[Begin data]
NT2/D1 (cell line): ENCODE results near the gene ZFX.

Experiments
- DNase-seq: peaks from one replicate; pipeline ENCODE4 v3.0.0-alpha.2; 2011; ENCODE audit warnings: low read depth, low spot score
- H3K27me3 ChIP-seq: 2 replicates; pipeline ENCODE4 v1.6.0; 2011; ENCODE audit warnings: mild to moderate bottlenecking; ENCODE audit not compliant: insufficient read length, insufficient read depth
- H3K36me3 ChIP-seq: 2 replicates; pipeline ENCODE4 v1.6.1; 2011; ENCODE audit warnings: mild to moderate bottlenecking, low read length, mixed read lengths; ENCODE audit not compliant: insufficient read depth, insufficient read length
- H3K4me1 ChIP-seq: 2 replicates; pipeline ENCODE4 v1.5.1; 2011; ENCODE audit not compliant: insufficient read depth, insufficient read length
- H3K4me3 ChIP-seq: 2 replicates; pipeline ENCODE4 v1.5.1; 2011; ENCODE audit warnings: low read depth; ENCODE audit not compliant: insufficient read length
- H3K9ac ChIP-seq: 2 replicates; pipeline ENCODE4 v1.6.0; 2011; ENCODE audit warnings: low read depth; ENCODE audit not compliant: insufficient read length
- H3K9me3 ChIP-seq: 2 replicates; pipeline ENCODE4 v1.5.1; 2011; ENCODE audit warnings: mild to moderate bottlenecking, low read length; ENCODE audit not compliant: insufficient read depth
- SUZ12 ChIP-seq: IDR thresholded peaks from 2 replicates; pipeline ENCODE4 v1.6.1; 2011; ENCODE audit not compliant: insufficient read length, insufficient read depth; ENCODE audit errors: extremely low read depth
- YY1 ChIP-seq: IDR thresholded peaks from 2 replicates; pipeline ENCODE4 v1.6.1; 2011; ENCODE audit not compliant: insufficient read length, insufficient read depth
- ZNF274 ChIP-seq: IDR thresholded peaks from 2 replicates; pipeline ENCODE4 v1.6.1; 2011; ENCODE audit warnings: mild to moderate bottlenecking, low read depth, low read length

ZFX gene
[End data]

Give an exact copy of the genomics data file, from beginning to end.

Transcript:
NT2/D1 (cell line): ENCODE results near the gene ZFX.

Experiments
- DNase-seq: peaks from one replicate; pipeline ENCODE4 v3.0.0-alpha.2; 2011; ENCODE audit warnings: low read depth, low spot score
- H3K27me3 ChIP-seq: 2 replicates; pipeline ENCODE4 v1.6.0; 2011; ENCODE audit warnings: mild to moderate bottlenecking; ENCODE audit not compliant: insufficient read length, insufficient read depth
- H3K36me3 ChIP-seq: 2 replicates; pipeline ENCODE4 v1.6.1; 2011; ENCODE audit warnings: mild to moderate bottlenecking, low read length, mixed read lengths; ENCODE audit not compliant: insufficient read depth, insufficient read length
- H3K4me1 ChIP-seq: 2 replicates; pipeline ENCODE4 v1.5.1; 2011; ENCODE audit not compliant: insufficient read depth, insufficient read length
- H3K4me3 ChIP-seq: 2 replicates; pipeline ENCODE4 v1.5.1; 2011; ENCODE audit warnings: low read depth; ENCODE audit not compliant: insufficient read length
- H3K9ac ChIP-seq: 2 replicates; pipeline ENCODE4 v1.6.0; 2011; ENCODE audit warnings: low read depth; ENCODE audit not compliant: insufficient read length
- H3K9me3 ChIP-seq: 2 replicates; pipeline ENCODE4 v1.5.1; 2011; ENCODE audit warnings: mild to moderate bottlenecking, low read length; ENCODE audit not compliant: insufficient read depth
- SUZ12 ChIP-seq: IDR thresholded peaks from 2 replicates; pipeline ENCODE4 v1.6.1; 2011; ENCODE audit not compliant: insufficient read length, insufficient read depth; ENCODE audit errors: extremely low read depth
- YY1 ChIP-seq: IDR thresholded peaks from 2 replicates; pipeline ENCODE4 v1.6.1; 2011; ENCODE audit not compliant: insufficient read length, insufficient read depth
- ZNF274 ChIP-seq: IDR thresholded peaks from 2 replicates; pipeline ENCODE4 v1.6.1; 2011; ENCODE audit warnings: mild to moderate bottlenecking, low read depth, low read length

ZFX gene